Music Mike

Teaching Artist Spotlight: Music Mike

“Music Mike” Morton is a Maryland-based musician, lyricist, and teacher who has been a beloved member of the ArtStream community since 2015. He is an accomplished guitar player, having performed with a range of local musical groups. When he isn’t performing, Mike teaches one-on-one guitar lessons and is an expert in a variety of styles from jazz and rock to classical blues and pop. ArtStream is grateful to have such a talented musician leading our classes and directing our shows. To listen to his fun and silly songs, check out his YouTube page!

We chatted with Mike to learn more about his passion for music.

Tell us about yourself. What is your background, and how did you get involved with ArtStream?

I was born in New Jersey, but my family is originally from England, so I’ve spent a lot of time here and “across the pond.” When I was very young, I started playing the piano, and in elementary school, I played trombone in the school band. In high school, I picked up the guitar and haven’t put it down since. Senior year I landed an internship at the Damon Foreman Music Academy and started teaching private music lessons, producing music, and performing all over the DC-Baltimore area.

After graduating from the University of Maryland with a BA, I heard about Artstream through social media posts and applied online. I was in the Best Buddies club in high school, so I knew how rewarding working with people on the spectrum could be, and I’ve been with ArtStream going on for eight years now!

What is your favorite thing about music?

The cool thing about music is that there is a type of music for every situation in life. Want to get pumped up? Listen to some dance music. Want to relax? Put on some lofi or some jazz. Feeling sad or nervous or in a goofy mood? There’s music for that; it’s as close to real magic as we can get.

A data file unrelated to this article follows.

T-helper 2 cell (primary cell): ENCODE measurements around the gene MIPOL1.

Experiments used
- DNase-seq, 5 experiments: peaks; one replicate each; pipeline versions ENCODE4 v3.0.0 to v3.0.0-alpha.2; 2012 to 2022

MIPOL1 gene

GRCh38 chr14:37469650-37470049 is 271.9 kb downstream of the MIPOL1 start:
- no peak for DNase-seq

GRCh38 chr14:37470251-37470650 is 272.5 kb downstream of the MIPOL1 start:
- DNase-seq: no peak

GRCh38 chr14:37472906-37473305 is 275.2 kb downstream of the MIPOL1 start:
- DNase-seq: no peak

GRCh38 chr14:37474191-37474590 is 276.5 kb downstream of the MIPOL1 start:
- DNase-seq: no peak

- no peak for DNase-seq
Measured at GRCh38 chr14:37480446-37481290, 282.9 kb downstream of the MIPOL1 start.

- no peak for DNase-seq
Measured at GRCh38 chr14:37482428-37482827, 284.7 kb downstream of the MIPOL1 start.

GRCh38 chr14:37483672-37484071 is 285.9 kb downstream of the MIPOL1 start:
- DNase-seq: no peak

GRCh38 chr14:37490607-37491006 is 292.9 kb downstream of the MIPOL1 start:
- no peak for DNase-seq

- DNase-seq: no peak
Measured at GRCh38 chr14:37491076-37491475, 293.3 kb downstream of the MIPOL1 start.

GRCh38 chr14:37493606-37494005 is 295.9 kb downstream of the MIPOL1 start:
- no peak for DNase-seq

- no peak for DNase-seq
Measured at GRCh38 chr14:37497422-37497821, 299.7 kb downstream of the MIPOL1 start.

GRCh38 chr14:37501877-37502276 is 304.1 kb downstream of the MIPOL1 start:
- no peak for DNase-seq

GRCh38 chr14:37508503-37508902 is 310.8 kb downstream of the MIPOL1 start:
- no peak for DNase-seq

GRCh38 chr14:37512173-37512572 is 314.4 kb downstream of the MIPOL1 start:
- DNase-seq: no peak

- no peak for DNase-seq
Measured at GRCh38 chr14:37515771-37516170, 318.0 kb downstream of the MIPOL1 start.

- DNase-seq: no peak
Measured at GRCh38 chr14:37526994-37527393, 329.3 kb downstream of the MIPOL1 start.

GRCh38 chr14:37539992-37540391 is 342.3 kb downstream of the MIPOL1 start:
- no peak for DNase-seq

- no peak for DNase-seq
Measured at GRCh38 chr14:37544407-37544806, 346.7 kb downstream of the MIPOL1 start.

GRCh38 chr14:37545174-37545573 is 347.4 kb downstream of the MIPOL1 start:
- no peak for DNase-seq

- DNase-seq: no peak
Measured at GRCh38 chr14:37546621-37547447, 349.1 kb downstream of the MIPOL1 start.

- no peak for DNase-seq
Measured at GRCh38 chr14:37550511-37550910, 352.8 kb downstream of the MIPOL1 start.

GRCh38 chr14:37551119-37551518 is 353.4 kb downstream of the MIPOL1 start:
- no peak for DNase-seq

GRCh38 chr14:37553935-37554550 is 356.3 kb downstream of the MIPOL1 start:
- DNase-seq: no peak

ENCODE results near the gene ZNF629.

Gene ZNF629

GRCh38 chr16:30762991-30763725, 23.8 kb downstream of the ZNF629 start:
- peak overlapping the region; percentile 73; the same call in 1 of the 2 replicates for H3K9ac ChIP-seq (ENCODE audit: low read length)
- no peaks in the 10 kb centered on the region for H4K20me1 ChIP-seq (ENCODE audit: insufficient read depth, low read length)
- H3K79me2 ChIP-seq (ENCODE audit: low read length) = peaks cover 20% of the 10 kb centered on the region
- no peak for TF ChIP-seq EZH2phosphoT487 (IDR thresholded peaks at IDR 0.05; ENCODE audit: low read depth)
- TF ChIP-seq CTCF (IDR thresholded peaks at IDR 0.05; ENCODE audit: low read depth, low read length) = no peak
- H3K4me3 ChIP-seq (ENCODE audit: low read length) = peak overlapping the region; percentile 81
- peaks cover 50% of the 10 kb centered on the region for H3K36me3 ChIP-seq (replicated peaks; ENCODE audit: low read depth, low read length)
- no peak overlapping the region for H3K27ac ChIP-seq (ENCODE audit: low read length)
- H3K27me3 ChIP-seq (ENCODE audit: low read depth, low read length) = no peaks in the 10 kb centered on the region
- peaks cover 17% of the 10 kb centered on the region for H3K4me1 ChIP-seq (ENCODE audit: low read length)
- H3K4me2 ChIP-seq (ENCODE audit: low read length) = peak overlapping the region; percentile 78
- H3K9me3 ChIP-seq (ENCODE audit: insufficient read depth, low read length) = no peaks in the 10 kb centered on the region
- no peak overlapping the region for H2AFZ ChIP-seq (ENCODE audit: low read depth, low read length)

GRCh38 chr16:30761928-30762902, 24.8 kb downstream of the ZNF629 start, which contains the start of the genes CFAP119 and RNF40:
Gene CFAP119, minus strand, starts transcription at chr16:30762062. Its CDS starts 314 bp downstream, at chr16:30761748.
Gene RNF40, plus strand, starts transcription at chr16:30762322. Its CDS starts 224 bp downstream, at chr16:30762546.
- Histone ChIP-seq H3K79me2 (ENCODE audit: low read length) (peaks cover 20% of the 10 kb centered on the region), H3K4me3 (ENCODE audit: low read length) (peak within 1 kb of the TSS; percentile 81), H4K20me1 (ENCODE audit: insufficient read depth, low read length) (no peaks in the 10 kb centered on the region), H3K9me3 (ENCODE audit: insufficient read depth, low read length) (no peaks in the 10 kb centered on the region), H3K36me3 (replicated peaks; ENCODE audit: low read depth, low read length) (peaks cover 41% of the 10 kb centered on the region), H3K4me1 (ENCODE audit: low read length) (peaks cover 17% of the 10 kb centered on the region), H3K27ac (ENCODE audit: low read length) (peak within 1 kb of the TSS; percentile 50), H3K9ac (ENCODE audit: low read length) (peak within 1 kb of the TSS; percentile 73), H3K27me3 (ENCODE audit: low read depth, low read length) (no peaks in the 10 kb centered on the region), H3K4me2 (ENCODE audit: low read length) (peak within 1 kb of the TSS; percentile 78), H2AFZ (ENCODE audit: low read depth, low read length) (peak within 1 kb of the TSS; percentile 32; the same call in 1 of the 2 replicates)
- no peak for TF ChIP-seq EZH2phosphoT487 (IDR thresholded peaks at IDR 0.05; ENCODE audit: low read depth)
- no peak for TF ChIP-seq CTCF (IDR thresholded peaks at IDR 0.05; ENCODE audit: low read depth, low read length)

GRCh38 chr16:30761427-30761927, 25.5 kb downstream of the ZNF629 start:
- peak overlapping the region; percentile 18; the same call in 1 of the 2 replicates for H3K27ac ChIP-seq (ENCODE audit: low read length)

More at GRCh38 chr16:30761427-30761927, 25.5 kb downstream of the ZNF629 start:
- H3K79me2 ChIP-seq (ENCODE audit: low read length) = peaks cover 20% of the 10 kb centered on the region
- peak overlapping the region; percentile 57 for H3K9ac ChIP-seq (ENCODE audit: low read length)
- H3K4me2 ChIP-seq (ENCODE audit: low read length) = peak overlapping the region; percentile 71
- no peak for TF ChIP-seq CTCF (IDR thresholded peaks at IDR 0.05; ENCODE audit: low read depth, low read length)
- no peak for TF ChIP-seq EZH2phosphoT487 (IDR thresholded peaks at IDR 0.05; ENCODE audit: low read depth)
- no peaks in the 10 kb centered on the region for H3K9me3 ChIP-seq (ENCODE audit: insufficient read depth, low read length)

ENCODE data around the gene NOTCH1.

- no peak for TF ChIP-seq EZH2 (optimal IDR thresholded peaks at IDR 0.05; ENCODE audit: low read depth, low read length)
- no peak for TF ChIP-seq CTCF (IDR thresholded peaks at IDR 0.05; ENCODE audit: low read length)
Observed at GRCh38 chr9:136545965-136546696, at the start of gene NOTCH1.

What is something that ArtStreamers would be surprised to find out about you?

I’m a huge fan of video games! They’ve been a big part of my life since I was little and playing on the original Sega Genesis. Over the years, I’ve had chances to work on some indie games and have written and recorded a handful of game soundtracks.

What do you feel is most important to teach your students?

Creativity! When we work on these shows, we do a ton of improv games and give everyone a chance to come up with ideas. When you write music, the number one thing to remember is there are no bad ideas and no rules. Making art is about saying yes.

How do you use music as a tool to improve communication and social skills?

Singing in front of people can be very intimidating, just like going up to someone new and starting a conversation can be scary. But when you practice using your voice in a safe space, you can start to overcome that fear and gain confidence in your own voice. If you sing in front of an audience, going up to them after the show to talk is easy by comparison.

Working on music in a group is also an amazing way to make friends and bond with people. When you’re in an ensemble, you sing together, do silly vocal exercises together and work towards creating something beautiful together. It’s a great way to break down the walls that divide us.

Please share an example of something that happened at ArtStream that you will never forget.

Before my first show with ArtStream, I didn’t know what to expect. We had been working on the show for months, and it was a ton of fun, but I was a little nervous about going onstage. We started with a big group song together, and the audience went wild! That’s when I found out that the ArtStream community is the most supportive and loving group I have ever known.

Why did you decide to become a Teaching Artist and Music Director?

I love music and I love teaching! I have a job that lets me do both at once. What more could I ask for?

Who is your favorite musician?

Tough question. I am a big fan of Jonathan Coulton for his silly lyrics and great song concepts, but as a guitar player, I have to say Stevie Ray Vaughn. He’s the reason I picked up the guitar in the first place.